I had completed the TCL Certificate TESOL with Shane English Schools Japan and found the experience rewarding yet challenging. I knew that the Diploma course would be twice as difficult, but helpful for my career change. I decided to give it a go, thinking that I would finish it within a year. Sadly, the course took much longer than anticipated, particularly with Section 2 - the Portfolio, and after a number of failed attempts, I was on the verge of giving up, and was lacking motivation to complete it. I was also working in a team-teaching environment and rarely taught independently and didn't have the opportunities to observe peers who were native speakers, so it was not easy to find the hours needed.

However, having said that, the other three parts of the course were innovative and practical. I gained much experience and opportunities to refine my EFL teaching, particularly to adult learners. I was able to reflect on habits (too much teacher talk, not making best use of monitoring time) that I wanted to change. The phonology component also gave me a lot of insight into pronunciation teaching, particularly in identifying and refining strategies in teaching problem sounds to Japanese learners. In addition, I got timely feedback from my tutors and much encouragement from them every time I made draft submissions.

I would recommend this course for those who are serious with developing their career in TESOL education and have already had a few years of experience in the field, particularly in immersive education. I rushed straight into the course with the bare minimum required and found it slightly discouraging when the expectations were so high. I also ended up changing careers before finishing the course, so I became highly unmotivated to finish it for the sake of not wasting the 80% I had already completed.

If you did this all over again, what's one thing you would change?
I would recommend starting Section 2 as soon as one begins the course, as the time it took to complete it by far exceeded the weighting this component had. I would also recommend devoting the entire year to just working on this course, as I was trying to juggle my full-time job, Japanese language learning and volunteer work with this course unsuccessfully.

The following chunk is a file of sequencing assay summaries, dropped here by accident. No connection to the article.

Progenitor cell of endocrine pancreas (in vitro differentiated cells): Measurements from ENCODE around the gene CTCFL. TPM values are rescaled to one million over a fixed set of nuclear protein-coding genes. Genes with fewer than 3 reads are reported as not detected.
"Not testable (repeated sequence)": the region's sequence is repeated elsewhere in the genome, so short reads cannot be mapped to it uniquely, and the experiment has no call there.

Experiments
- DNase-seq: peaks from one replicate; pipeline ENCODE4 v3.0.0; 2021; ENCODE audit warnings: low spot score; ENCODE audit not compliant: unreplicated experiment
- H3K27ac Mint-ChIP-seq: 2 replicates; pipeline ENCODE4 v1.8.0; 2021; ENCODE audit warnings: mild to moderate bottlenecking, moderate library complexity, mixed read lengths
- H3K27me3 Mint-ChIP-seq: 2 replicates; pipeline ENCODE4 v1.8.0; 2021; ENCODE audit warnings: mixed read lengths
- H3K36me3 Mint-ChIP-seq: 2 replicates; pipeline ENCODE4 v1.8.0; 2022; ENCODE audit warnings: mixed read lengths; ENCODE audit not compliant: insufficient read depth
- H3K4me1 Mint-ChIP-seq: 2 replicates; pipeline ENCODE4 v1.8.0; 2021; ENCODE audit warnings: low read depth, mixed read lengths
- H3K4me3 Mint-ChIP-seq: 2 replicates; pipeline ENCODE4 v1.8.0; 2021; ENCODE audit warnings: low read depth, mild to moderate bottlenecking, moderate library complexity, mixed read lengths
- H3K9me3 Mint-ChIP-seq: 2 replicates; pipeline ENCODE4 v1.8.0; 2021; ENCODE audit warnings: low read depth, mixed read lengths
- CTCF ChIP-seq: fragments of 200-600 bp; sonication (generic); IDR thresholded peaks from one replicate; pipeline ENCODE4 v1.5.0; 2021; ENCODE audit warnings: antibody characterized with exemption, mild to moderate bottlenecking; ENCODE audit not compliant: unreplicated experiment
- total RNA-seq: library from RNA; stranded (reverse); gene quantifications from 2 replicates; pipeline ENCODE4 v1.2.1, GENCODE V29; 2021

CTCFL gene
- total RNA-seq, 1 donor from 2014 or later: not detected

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David
8/10
Yes, I recommend this program

As a teacher I felt stifled and wasted, no opportunities for promotion or self growth, I needed an outlet for my energy and enthusiasm. So I started the TESOL Diploma in 2018 to grow and develop as a teacher. Initially I found it hard to get into a study routine, and making the time to read and research was also a challenge with work and family commitments, however I found my rhythm and have managed to clear three of the four parts of the course. The written grammar exam and the research projects are self paced and it is easy to skip studying or take a week off, a better plan is a little study everyday and more as you reach your submission dates. The teaching practice and phonology are on a schedule and the teacher trainers keep you on track, but the last 4 weeks are pretty intense so be prepared to pull out all the stops! I just completed the assessed teaching practice and phonology and with it comes a heightened sense of awareness in the classroom. I can see what is happening, understand why it is happening, and make educated decisions on where I need the lesson to go and how to get there. This is eminently satisfying and the blood, sweat and tears invested have paid back dividends ten fold. The course exposes you to some of the many publications on English teaching and as you read and reflect you realize this is a way for you to continue to grow and develop as a teacher after you complete the course. If you are considering self improvement and are prepared to invest the time and energy I would highly recommend this diploma course. Though it is an English teaching specific course, I believe many of the principles or lessons you learn will be of benefit to you outside this area of specialization.

What would you improve about this program?
Offering a digital library or subscription service that can be searched using key words.

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Alumni Interviews

These are in-depth Q&A sessions with verified alumni.

Nivedita Singh